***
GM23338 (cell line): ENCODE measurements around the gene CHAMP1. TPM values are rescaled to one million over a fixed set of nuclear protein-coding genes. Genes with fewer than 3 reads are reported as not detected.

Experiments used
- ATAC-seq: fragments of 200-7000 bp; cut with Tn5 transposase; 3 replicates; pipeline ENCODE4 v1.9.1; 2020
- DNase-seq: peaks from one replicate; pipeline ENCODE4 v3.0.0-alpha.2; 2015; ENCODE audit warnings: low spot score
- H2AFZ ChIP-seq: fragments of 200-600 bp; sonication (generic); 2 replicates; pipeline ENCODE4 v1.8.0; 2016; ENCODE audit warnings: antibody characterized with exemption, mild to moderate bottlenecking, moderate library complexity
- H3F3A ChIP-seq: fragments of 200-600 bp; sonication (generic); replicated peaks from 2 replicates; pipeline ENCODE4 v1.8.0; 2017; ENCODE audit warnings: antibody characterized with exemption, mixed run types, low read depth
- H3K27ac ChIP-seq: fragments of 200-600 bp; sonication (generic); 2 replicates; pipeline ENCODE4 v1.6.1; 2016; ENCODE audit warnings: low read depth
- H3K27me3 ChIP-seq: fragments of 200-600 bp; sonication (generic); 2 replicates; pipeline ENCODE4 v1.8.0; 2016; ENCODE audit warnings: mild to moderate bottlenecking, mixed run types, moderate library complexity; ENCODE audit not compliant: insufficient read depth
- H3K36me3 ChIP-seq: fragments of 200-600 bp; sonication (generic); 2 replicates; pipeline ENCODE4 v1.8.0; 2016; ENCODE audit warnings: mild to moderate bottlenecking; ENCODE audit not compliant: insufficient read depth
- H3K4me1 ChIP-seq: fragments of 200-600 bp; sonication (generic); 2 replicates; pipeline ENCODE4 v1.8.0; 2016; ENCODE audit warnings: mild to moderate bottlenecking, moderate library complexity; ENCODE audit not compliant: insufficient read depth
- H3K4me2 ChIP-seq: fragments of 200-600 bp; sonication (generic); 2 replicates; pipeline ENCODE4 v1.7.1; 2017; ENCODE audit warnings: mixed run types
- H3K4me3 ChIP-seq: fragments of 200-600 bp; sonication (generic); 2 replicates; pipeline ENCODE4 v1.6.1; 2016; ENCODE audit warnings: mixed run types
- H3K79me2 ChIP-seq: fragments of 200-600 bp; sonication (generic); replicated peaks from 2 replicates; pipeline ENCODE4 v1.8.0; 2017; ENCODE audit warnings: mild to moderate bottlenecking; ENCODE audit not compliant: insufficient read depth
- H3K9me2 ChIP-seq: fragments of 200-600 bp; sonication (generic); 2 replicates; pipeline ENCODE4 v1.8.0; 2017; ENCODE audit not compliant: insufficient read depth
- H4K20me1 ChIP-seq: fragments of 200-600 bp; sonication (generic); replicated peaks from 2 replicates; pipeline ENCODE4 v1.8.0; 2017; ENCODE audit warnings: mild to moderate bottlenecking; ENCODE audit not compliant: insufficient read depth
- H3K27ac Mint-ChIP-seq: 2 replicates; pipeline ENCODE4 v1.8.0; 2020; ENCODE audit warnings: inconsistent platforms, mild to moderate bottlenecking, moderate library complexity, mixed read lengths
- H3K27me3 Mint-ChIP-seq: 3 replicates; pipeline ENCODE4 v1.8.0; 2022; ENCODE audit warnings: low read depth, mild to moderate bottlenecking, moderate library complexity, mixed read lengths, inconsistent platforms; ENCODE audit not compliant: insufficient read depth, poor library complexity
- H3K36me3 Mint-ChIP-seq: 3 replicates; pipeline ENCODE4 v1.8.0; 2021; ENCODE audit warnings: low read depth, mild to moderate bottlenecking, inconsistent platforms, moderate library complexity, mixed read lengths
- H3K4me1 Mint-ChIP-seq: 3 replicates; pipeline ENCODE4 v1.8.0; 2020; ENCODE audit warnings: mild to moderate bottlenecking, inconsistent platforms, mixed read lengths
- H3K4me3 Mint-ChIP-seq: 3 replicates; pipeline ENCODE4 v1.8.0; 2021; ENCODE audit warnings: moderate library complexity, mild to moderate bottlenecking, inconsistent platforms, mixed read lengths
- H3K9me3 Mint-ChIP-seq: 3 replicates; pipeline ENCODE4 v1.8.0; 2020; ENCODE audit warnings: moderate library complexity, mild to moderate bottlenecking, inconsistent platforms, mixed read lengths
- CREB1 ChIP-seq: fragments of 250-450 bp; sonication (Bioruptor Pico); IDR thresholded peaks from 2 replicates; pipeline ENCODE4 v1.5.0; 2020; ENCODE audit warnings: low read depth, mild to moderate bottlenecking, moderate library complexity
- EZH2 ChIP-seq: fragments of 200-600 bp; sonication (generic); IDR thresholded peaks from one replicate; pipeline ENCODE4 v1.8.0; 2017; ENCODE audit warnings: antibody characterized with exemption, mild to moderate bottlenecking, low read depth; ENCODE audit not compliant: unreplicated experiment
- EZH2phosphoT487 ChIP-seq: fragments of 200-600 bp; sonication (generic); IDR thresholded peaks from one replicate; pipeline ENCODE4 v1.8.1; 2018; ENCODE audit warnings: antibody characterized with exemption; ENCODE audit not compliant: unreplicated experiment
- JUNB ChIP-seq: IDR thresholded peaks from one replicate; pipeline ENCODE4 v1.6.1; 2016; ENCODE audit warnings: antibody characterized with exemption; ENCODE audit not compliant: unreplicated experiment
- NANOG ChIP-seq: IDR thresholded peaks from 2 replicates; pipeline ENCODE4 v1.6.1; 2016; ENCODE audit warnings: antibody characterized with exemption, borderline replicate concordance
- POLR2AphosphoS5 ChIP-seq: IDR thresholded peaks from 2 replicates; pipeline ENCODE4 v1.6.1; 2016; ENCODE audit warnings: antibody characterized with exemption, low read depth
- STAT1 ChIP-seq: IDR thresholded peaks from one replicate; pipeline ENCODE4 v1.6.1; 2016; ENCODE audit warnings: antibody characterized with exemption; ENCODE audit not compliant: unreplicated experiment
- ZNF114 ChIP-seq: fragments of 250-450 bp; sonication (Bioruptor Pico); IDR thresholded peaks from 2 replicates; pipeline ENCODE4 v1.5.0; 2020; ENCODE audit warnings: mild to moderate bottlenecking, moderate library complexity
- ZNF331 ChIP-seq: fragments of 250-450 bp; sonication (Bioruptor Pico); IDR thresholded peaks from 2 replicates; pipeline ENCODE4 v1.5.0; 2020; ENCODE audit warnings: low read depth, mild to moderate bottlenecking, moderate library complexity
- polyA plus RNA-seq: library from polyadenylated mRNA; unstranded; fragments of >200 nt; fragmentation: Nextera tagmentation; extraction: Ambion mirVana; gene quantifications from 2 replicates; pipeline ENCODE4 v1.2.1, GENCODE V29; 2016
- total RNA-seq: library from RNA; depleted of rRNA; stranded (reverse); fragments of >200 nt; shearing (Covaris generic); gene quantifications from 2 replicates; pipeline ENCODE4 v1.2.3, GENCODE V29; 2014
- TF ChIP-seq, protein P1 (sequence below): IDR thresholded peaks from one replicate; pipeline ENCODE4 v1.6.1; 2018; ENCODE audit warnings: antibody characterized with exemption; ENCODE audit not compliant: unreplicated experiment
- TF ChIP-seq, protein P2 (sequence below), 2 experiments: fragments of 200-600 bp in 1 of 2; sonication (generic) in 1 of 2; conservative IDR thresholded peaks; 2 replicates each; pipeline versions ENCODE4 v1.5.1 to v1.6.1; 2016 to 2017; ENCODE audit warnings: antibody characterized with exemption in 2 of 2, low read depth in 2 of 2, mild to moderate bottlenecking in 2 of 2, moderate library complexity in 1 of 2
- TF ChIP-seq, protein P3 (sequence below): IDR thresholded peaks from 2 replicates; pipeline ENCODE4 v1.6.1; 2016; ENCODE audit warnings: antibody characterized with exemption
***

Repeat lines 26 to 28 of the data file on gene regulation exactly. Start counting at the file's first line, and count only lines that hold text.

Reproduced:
- NANOG ChIP-seq: IDR thresholded peaks from 2 replicates; pipeline ENCODE4 v1.6.1; 2016; ENCODE audit warnings: antibody characterized with exemption, borderline replicate concordance
- POLR2AphosphoS5 ChIP-seq: IDR thresholded peaks from 2 replicates; pipeline ENCODE4 v1.6.1; 2016; ENCODE audit warnings: antibody characterized with exemption, low read depth
- STAT1 ChIP-seq: IDR thresholded peaks from one replicate; pipeline ENCODE4 v1.6.1; 2016; ENCODE audit warnings: antibody characterized with exemption; ENCODE audit not compliant: unreplicated experiment